Yet when Mr. Blankfein testified in front of the Senate investigating Goldman’s practices, he claimed that Goldman was merely making a market in mortgage securities. In fact, Goldman was an arranger, more like an underwriter, with more serious responsibilities to those it marketed the securities to.
Postcrisis, Goldman advised the energy company El Paso Corporation to sell itself to Kinder, a deal rife with conflicts of interest. Mr. Blankfein got personally involved in wooing El Paso.
Goldman has repeatedly told the world it is addressing these concerns, trying to convince people that it is a friendly company to hang out with.
In 2010, Mr. Blankfein spearheaded the creation of a business standards committee. This year, the company told us it had put into effect the committee’s reforms. Among them: Goldman says it now evaluates products for their suitability for clients, has stronger procedures to resolve conflicts of interest, has improved its disclosures and links pay and promotions to employees who protect the firm’s reputation.
“One thing for damn sure, this is serious change,” said E. Gerald Corrigan, who is co-chairman of the Goldman committee.
In an early acid test of its independence, the standards committee proposed shifting some securities business to the investment banking unit, a move sure to roil fiefs within Goldman.
“To my astonishment,” it passed the committee unanimously, Mr. Corrigan said.
Transactions are now more carefully scrutinized. They go through an initial categorization: “Approved as proposed”; “conditionally approved” and “declined/withdrawn.” The latter category is small, which, the bank says, reflects improved sensitivities at the bank. About half are “conditionally approved.” They go through a rigorous process to meet new standards. After that, Goldman says, it approves more than 90 percent of them.
Mr. Corrigan voiced strong support for Mr. Blankfein. “I simply do not think any board would have concluded, given the circumstances, that a change at the top in the leadership was necessary or appropriate.”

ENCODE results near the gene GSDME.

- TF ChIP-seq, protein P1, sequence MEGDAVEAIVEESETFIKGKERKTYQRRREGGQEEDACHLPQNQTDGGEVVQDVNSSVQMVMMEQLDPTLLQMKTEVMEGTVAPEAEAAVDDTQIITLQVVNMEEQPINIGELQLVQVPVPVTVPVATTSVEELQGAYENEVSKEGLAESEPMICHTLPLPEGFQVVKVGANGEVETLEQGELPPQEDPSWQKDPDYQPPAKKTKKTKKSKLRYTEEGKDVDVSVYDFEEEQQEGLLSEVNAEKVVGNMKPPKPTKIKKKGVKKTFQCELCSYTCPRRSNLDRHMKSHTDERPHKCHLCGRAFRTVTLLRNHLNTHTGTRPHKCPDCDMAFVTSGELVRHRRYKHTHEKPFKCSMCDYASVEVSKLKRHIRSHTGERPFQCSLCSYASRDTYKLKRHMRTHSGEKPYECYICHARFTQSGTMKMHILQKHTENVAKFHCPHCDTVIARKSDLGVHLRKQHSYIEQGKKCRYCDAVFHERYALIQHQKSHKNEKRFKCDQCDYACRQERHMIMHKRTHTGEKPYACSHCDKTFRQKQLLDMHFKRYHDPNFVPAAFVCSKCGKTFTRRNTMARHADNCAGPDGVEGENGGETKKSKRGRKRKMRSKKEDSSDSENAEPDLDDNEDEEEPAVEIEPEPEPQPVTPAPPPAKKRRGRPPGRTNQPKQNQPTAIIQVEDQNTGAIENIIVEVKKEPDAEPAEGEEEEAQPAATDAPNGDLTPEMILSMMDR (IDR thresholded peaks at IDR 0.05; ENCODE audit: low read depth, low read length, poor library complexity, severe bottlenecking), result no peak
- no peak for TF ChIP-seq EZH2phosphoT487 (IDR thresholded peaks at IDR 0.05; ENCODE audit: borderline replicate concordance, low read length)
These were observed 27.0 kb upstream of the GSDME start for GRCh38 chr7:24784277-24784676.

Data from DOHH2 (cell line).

Goldman Sachs writes in its annual report: “Our reputation is one of our most important assets.” And: “Integrity and honesty are at the heart of our business.”
Oh, whoops. That’s actually from the 2007 annual report, just as it was selling its garbage securities to unsuspecting customers.
Well, maybe we can believe the firm this time.
The real question is: Does Goldman actually need to change? Is having a good reputation worth much? Goldman (and other investment banks) don’t really have customers as much as counterparties, whom it may be as likely to bet against as bet with.
In his recent book, “The Death of Corporate Reputation” (FT Press), the Yale legal scholar Jonathan R. Macey explains that companies, especially financial firms, once depended on their reputations to attract and retain business, but no longer. Instead, clients have no other choice but to use the services of particularly important firms.
“Reputation is no longer an asset in which it is rational to invest,” he contends.
Mr. Blankfein wasn’t personally responsible for all of the problems at the firm. But as chairman and chief executive, he is the embodiment of the culture.
There was one thing Goldman’s board could have done to show it was serious about reforming its culture. That was give Mr. Blankfein the boot.
It never did.
So, Mr. Dimon, don’t lose any sleep.